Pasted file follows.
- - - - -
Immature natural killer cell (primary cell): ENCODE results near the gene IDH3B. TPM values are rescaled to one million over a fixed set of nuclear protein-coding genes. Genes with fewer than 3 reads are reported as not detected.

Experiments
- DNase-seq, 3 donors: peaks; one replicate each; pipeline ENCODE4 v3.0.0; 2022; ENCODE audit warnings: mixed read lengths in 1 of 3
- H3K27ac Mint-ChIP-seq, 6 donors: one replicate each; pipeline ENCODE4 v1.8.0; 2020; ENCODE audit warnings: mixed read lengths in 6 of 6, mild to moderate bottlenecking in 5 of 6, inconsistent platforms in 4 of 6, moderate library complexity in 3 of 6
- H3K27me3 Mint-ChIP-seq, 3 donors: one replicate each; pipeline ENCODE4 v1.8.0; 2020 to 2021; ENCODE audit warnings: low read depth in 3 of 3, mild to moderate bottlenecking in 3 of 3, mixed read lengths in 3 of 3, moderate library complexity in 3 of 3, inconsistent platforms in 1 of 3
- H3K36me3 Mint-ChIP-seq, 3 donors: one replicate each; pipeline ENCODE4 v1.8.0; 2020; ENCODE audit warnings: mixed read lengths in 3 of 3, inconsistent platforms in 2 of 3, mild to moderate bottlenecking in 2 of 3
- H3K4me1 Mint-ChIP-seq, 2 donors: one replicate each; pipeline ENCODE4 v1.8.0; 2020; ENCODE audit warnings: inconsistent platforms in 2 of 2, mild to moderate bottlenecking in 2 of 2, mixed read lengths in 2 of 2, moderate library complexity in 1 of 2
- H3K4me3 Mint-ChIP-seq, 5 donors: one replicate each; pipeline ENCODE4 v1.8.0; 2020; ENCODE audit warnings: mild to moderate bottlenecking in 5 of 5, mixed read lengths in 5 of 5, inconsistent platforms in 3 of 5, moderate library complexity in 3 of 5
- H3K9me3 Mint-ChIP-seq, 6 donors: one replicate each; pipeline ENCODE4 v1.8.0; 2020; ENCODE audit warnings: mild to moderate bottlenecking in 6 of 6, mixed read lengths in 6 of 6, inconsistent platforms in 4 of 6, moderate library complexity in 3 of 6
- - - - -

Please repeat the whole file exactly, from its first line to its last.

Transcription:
Immature natural killer cell (primary cell): ENCODE results near the gene IDH3B. TPM values are rescaled to one million over a fixed set of nuclear protein-coding genes. Genes with fewer than 3 reads are reported as not detected.

Experiments
- DNase-seq, 3 donors: peaks; one replicate each; pipeline ENCODE4 v3.0.0; 2022; ENCODE audit warnings: mixed read lengths in 1 of 3
- H3K27ac Mint-ChIP-seq, 6 donors: one replicate each; pipeline ENCODE4 v1.8.0; 2020; ENCODE audit warnings: mixed read lengths in 6 of 6, mild to moderate bottlenecking in 5 of 6, inconsistent platforms in 4 of 6, moderate library complexity in 3 of 6
- H3K27me3 Mint-ChIP-seq, 3 donors: one replicate each; pipeline ENCODE4 v1.8.0; 2020 to 2021; ENCODE audit warnings: low read depth in 3 of 3, mild to moderate bottlenecking in 3 of 3, mixed read lengths in 3 of 3, moderate library complexity in 3 of 3, inconsistent platforms in 1 of 3
- H3K36me3 Mint-ChIP-seq, 3 donors: one replicate each; pipeline ENCODE4 v1.8.0; 2020; ENCODE audit warnings: mixed read lengths in 3 of 3, inconsistent platforms in 2 of 3, mild to moderate bottlenecking in 2 of 3
- H3K4me1 Mint-ChIP-seq, 2 donors: one replicate each; pipeline ENCODE4 v1.8.0; 2020; ENCODE audit warnings: inconsistent platforms in 2 of 2, mild to moderate bottlenecking in 2 of 2, mixed read lengths in 2 of 2, moderate library complexity in 1 of 2
- H3K4me3 Mint-ChIP-seq, 5 donors: one replicate each; pipeline ENCODE4 v1.8.0; 2020; ENCODE audit warnings: mild to moderate bottlenecking in 5 of 5, mixed read lengths in 5 of 5, inconsistent platforms in 3 of 5, moderate library complexity in 3 of 5
- H3K9me3 Mint-ChIP-seq, 6 donors: one replicate each; pipeline ENCODE4 v1.8.0; 2020; ENCODE audit warnings: mild to moderate bottlenecking in 6 of 6, mixed read lengths in 6 of 6, inconsistent platforms in 4 of 6, moderate library complexity in 3 of 6